Scripture: Philippians 3:1-16
Key verse: (7) “Yet whatever gains I had, these I have come to regard as loss because of Christ.”
Reflection: When is the last time you put together a resume? January of 2016 I was working on mine as the PNC had asked me for my Personal Information Form — a pastor’s version of a resume. There is the basic information offered about education and degrees. Then of course there is work experience, perhaps with some mention of particular achievements in each job. Then comes participation in the wider church and in the community, any published work, awards and accolades and perhaps prestigious lectures or preaching opportunities. That’s what it looks like for pastors. What does your resume include?
Philippians 3 offers a glimpse of Paul’s resume. It is one of the most powerful autobiographical accounts of his life. He offers his Jewish credentials: circumcised on the eighth day (like saying, “I’m a cradle Presbyterian) of the people of Israel, the tribe of Benjamin, (Davidson alum,) a Hebrew born of Hebrews, (multi-generational Presbyterian). Then he shares his religious credentials. He identifies himself as a Pharisee, a distinction that took him years of education and training to attain. He cites his zeal for the faith by recalling his persecution of the church, which would have been understood as combating heresy. Then he offers a stunning assertion: “As to righteousness under the law, blameless.”
Christians often assert that it is impossible for people to follow every part of the law —hence our need for grace. Apparently, Paul did not believe this as he describes himself as “blameless” with regard to following the law. The problem for Paul was not that he couldn’t follow the law; the problem was that following the law did not lead to righteousness as he understood it. Righteousness for Jews meant right-relationship with God and neighbor. The Ten Commandments detail how we live in right-relationship with God and with our neighbors. What Paul discovered was that following every letter of the law did not put him in right relationship with God or neighbor. In fact, it led to a self-righteousness that alienated him from God and led him to persecute his neighbors.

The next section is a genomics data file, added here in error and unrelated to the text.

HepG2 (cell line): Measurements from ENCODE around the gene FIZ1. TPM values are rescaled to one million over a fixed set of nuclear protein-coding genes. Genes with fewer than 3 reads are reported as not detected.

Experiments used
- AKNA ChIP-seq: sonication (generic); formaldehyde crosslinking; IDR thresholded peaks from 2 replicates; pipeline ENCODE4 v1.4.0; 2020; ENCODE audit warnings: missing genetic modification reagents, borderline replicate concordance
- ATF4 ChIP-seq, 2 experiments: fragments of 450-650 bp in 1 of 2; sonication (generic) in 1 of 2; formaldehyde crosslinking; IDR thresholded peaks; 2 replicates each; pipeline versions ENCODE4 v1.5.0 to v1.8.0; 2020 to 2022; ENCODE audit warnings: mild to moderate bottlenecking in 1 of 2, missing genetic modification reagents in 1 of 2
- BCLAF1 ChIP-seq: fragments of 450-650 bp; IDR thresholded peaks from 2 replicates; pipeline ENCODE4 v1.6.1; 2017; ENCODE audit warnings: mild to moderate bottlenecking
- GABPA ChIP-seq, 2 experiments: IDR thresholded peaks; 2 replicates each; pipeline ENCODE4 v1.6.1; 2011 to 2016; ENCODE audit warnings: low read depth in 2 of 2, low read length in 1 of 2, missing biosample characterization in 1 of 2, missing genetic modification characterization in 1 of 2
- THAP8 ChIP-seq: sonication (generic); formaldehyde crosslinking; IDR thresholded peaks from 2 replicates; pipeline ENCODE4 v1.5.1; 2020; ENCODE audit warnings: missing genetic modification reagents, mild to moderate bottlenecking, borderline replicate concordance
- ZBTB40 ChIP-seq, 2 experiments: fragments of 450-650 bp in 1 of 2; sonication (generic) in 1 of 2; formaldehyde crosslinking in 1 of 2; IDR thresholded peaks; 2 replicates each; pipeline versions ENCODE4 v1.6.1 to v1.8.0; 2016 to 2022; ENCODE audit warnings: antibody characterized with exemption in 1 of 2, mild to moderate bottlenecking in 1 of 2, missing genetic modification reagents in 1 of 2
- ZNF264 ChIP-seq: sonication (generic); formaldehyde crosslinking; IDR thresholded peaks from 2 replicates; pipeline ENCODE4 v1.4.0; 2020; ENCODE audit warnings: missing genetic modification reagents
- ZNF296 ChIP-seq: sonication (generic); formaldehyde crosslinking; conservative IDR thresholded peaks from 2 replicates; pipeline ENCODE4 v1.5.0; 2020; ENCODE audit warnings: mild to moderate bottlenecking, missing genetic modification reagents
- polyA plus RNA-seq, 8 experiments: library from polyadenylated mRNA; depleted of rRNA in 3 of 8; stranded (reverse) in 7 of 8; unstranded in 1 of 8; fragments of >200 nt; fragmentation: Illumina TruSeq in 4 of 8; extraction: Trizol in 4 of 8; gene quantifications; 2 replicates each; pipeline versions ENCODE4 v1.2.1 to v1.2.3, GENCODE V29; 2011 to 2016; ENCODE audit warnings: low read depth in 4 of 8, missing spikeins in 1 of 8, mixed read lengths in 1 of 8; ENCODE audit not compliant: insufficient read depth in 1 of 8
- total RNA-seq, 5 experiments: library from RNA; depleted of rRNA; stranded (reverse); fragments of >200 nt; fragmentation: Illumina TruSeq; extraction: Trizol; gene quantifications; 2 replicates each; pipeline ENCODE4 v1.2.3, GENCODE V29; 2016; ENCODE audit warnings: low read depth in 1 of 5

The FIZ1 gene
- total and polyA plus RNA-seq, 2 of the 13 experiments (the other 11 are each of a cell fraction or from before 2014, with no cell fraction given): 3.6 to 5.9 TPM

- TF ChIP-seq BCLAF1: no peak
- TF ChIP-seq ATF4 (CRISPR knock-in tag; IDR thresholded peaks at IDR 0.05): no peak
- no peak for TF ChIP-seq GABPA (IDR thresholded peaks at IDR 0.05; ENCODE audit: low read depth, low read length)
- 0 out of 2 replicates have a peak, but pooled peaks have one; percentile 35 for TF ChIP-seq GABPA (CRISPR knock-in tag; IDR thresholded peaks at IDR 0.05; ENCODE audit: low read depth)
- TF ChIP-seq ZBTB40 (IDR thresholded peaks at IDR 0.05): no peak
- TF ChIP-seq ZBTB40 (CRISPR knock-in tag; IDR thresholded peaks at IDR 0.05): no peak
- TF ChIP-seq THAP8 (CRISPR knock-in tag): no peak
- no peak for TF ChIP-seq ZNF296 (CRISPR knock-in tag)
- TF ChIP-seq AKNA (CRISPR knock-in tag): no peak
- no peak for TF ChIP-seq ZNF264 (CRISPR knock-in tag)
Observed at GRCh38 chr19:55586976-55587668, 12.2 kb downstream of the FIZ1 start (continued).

Therefore, he counts all of his achievements as “loss,” compared to the “surpassing value of knowing Christ Jesus” as his Lord. Christ is means by which God makes things right. In Christ, we are brought into right relationship with God not by our own achievements, but by God’s grace. In Christ, we are called to live in right relationship with our neighbors, not because we agree with them or are like them, but because God’s grace has claimed us all as God’s own. This is the righteousness that comes through the faith of Christ, not a righteousness of our own that comes from obeying the law.
While our earthly resumes tell the world who we are on the basis of our education and accomplishments, from God’s perspective, none of that really matters. God sees us not through the lens of our resumes, but through the eyes of Jesus Christ. That surpasses any worldly accomplishment. And so Paul concludes that he will press on in continuing to know Christ, because Christ has made Paul his own. That’s what it’s all about for Paul. What’s it all about for you?
Prayer: Help me keep my life in proper perspective, O God. Let me gain Christ, and be found in Him, that I might discover the relationship with you made possible by his faithfulness, even unto death on a cross. I want to know Christ, and the power of his resurrection and the sharing of his sufferings by becoming like him in his death, if somehow I may attain the resurrection from the dead. Empower me to press on to make this goal my own, because Christ has made me his own. Amen.
Author: Joe Clifford
[Scripture quotations are from New Revised Standard Version Bible, copyright © 1989 National Council of the Churches of Christ in the United States of America. Used by permission. All rights reserved].